The IASP is holding a seminar on the subject of green tracks (German) – who knew that Berlin has been using green tracks since the early 1900s? – on 20 September 2010 (before the Innotrans Exhibition). The seminar is in German, but I may try to go and can do some translation of interesting presentations.
Westbahnstrasse Tram Track Rehabilitation, Vienna July 2009
Several speakers talked about rehabilitation of tram tracks. As visitors to my website know, tram track rehabilitation is a subject close to my heart! Speakers described a replacement project in Bremen where the tram service was only stopped for a weekend (although roadway traffic on the adjoining lanes was stopped for four weeks) for a traditional tram track replacement project, and one in Karlsruhe, where the city took about three weeks to install pre-fabricated track slabs in a historic district.
The contrast between the two projects was quite interesting. In Bremen the goal was to minimise service disruption and in Karlsruhe the goal was to install historic-looking track as efficiently as possible. In the project area Karlsruhe’s track is set in cobble stone pavement, so the prefabricated sections had a cobble stone surface. Also interesting was the fact that the work was done under the catenary lines – which made it difficult to manoeuvre cranes and lifting equipment. Both projects were partly funded by the Urban Track project and lots of practical lessons were learned.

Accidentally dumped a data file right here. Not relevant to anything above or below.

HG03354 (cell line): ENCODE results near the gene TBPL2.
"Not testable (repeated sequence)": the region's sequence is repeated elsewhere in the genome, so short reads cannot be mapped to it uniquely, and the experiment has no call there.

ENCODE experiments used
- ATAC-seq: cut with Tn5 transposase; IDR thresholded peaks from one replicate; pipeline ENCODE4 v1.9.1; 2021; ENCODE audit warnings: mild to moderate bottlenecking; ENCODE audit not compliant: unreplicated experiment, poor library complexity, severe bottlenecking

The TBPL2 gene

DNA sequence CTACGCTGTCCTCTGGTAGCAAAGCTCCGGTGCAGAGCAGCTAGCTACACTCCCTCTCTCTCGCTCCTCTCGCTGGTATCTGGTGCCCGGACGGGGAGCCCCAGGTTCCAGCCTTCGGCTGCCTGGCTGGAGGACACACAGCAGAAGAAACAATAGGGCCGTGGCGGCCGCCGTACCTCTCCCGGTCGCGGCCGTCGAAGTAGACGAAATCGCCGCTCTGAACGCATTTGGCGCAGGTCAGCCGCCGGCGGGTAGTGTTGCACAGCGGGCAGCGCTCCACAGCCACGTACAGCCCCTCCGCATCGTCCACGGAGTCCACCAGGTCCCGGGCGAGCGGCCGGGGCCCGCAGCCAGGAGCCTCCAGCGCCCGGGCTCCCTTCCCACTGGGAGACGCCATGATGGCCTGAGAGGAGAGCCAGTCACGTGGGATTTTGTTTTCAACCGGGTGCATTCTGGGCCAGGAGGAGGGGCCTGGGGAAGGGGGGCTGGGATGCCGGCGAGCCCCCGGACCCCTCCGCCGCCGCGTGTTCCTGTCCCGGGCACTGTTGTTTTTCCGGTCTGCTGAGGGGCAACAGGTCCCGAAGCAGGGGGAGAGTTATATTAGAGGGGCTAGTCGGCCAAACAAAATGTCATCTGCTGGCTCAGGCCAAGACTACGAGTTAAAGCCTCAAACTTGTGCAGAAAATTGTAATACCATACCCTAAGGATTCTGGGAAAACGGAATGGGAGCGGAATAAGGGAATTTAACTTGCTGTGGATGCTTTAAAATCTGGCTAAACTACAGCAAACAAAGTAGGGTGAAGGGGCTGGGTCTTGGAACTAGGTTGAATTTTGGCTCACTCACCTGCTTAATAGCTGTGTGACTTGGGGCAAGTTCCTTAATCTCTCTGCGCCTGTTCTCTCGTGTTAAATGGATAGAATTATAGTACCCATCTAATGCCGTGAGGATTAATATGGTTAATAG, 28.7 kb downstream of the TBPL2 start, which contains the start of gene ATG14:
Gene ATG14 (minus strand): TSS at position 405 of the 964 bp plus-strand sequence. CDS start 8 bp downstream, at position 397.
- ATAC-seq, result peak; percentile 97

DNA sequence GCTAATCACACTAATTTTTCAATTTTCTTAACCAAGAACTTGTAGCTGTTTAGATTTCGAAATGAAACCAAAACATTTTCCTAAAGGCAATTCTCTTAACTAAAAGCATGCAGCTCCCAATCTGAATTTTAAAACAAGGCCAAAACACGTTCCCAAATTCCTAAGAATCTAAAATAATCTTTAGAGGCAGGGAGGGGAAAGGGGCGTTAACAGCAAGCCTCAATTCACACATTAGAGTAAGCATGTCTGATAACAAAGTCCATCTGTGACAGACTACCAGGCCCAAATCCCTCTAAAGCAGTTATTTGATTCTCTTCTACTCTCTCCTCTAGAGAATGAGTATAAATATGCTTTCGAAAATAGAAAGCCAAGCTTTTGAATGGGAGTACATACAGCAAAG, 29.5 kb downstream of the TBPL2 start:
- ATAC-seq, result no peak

The final presentation I will talk about was by Marjolein de Jong from Hasselt University in Belgium. The presentation was on evaluating the socio-economic impacts of tram track rehabilitation projects. What I found so interesting about her research was how systematically she identified the potential impacts and her findings regarding various potential staging strategies. When I talked to her later she said, well it’s just impact analysis 101, but I think it’s important because it starts to develop an organised framework for thinking about some of the problems planners face when considering rehabilitation programs.